The international media jumped all over a study done by Venezuelan academics who claimed that income poverty in Venezuela hit an all-time high of 73% in 2015. The Spanish acronym for the study is ENCOVI.
The results of the ENCOVI study were presented but not the full details of its methodology. Regardless, Venezuela’s recent economic history shows that the results don’t pass the laugh test. From 1999 until 2013, the period Hugo Chavez was in office, poverty fell by 18 percentage points – from 50% to about 32%. During those years, real per capita GDP increased by 24% according to IMF figures. That means every percentage point increase in real per capita GDP has correlated, on average, to about a one percentage point reduction in poverty – actually a bit less but let’s keep the numbers simple. By rounding up we err on the side of over estimating the impact of Venezuela’s current recession on income poverty.
It must be stressed that “income poverty” is being discussed which does not account for government subsidized education, health care and housing for the poor.
The ENCOVI study claimed that income poverty increased by a whopping 25 percentage points in the past year alone. Is anybody claiming that Venezuela’s real per capita GDP has fallen by about 25% since last year? The answer is an emphatic “no”.
The IMF is a lever of US power over poor countries. See chapter four of Mark Weisbrot’s new book “Failed: What the ‘experts’ got wrong about the global economy” for good discussion about that. The IMF is no fan of Venezuela or of progressive governments generally. It has claimed that Venezuela’s real GDP will contract by 10% in 2015. Factor in Venezuela’s current population growth of about 1.4% per year and that works out to about an 11.2% fall in real per capita GDP. In other words, based on what we know about the relationship between real per capita GDP growth and income poverty in Venezuela in recent years, if we believe the IMF’s projection for 2015 then an increase of 11 percentage points in poverty would be plausible. However, Bank of America Merrill Lynch estimates that Venezuela’s real GDP will contract by 4% in 2015. That would make a 5 percentage point increase in poverty a reasonable estimate. Whether you believe the IMF or Bank of America, it should be clear why claiming that income poverty spiked by 25 percentage points in the past year is ridiculous.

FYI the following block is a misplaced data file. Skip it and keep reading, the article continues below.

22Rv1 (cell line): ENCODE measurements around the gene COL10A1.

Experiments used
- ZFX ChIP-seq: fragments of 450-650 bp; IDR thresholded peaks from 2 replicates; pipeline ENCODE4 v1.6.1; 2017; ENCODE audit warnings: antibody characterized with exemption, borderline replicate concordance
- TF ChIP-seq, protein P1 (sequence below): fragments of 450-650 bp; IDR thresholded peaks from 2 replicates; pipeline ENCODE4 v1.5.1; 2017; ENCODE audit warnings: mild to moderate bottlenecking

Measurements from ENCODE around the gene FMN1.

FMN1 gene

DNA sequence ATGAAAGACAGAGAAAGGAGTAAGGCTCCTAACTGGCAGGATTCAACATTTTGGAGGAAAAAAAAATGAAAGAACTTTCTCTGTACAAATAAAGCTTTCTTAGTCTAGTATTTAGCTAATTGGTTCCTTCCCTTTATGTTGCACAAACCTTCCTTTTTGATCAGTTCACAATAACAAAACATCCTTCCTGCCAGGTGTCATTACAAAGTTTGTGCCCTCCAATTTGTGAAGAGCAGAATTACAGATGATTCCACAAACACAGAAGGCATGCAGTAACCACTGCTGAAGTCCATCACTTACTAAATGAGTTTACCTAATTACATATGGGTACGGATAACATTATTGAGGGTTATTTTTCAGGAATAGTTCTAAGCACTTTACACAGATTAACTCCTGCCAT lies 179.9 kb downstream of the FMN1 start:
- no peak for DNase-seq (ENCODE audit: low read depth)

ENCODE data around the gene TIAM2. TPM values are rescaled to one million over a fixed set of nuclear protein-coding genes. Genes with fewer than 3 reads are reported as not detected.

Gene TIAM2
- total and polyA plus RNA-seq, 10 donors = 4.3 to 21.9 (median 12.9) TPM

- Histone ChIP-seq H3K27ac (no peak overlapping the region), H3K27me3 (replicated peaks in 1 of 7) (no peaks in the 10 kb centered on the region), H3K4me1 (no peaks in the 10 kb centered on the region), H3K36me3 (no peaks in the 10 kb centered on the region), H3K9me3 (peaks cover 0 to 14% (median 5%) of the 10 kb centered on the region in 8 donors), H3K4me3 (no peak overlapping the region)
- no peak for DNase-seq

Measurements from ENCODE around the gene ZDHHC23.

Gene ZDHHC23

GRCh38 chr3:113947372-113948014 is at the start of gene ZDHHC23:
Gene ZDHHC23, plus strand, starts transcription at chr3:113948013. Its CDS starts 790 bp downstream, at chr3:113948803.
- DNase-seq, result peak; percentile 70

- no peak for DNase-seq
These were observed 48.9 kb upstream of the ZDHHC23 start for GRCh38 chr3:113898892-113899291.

Incidentally, during the 2002-2003 period, when Venezuela was hit with a coup and the shutdown of its oil industry, real GDP per capita fell by 20 percent. Poverty increased by 17 percentage points (to 62%) and unemployment reached 18%. Bear that 18% unemployment rate figure in mind as you review unemployment data below that Bank of America published in November.
Year Unemployment rate in Venezuela
Over the past two years, income poverty may well have increased from 32% to 39% (using Bank of America GDP growth estimates) or, using IMF numbers, maybe as high as 48%. That the international media swallowed the 73% figure shows, for about the billionth time, that it suspends all critical thinking when anything negative is said about Venezuela.